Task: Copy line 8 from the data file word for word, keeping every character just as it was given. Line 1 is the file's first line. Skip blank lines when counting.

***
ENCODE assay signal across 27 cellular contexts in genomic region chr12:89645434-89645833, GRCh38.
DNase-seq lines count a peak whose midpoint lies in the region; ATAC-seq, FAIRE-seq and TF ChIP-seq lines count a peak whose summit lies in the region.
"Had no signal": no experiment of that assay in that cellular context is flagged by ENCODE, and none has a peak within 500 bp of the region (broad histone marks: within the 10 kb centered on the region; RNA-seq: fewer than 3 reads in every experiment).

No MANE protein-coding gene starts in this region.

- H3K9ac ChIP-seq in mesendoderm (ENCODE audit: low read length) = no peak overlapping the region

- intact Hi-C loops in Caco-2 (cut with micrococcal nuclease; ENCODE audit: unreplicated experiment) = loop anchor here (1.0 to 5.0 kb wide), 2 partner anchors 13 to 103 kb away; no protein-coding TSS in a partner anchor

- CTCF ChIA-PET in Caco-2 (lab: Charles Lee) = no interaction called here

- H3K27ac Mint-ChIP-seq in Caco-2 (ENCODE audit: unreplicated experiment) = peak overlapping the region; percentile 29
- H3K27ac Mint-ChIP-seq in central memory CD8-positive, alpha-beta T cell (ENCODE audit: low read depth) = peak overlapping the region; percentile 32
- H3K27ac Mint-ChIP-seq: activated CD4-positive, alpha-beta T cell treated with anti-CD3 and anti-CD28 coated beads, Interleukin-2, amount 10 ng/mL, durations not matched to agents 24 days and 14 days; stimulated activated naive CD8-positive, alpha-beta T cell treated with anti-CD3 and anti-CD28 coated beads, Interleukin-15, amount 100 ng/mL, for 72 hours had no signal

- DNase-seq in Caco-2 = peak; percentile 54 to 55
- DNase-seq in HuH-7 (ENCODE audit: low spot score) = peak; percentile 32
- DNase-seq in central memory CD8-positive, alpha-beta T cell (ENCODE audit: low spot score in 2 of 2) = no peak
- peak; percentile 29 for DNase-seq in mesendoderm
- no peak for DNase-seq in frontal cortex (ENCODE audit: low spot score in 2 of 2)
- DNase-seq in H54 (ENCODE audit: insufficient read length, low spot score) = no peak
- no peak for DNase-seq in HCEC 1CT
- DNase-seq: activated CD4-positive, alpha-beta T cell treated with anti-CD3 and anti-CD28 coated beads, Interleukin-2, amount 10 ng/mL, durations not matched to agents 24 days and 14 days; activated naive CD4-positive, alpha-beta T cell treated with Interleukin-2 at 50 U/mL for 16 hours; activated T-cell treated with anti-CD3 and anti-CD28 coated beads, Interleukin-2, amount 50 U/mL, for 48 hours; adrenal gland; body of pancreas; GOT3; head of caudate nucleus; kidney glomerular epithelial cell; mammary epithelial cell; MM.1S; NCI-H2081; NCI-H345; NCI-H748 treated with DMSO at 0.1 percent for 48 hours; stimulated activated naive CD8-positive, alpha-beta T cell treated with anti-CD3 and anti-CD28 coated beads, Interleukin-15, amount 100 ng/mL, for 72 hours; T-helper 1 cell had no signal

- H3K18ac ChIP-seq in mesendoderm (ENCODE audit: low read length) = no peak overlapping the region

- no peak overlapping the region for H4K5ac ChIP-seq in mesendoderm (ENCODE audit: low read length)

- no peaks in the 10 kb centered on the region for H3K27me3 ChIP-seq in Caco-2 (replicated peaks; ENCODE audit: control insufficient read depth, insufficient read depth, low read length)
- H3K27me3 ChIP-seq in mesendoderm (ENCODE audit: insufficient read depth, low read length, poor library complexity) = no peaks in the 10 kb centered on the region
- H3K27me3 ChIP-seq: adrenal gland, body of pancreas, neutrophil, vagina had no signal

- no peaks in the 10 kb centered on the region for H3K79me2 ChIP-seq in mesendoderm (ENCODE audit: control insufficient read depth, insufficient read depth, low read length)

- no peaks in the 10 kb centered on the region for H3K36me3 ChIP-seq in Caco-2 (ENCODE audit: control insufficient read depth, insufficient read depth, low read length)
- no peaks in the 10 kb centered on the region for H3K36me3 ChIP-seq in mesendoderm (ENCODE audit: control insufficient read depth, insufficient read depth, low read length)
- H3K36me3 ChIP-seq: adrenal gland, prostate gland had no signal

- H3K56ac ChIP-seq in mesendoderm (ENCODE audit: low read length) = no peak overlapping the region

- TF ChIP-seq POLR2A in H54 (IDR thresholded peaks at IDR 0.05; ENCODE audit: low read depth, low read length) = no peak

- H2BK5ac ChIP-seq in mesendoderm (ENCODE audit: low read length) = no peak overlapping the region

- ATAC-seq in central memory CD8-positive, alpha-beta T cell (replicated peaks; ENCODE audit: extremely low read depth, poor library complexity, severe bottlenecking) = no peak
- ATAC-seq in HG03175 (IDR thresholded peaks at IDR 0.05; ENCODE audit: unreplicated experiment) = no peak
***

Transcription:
- H3K27ac Mint-ChIP-seq in Caco-2 (ENCODE audit: unreplicated experiment) = peak overlapping the region; percentile 29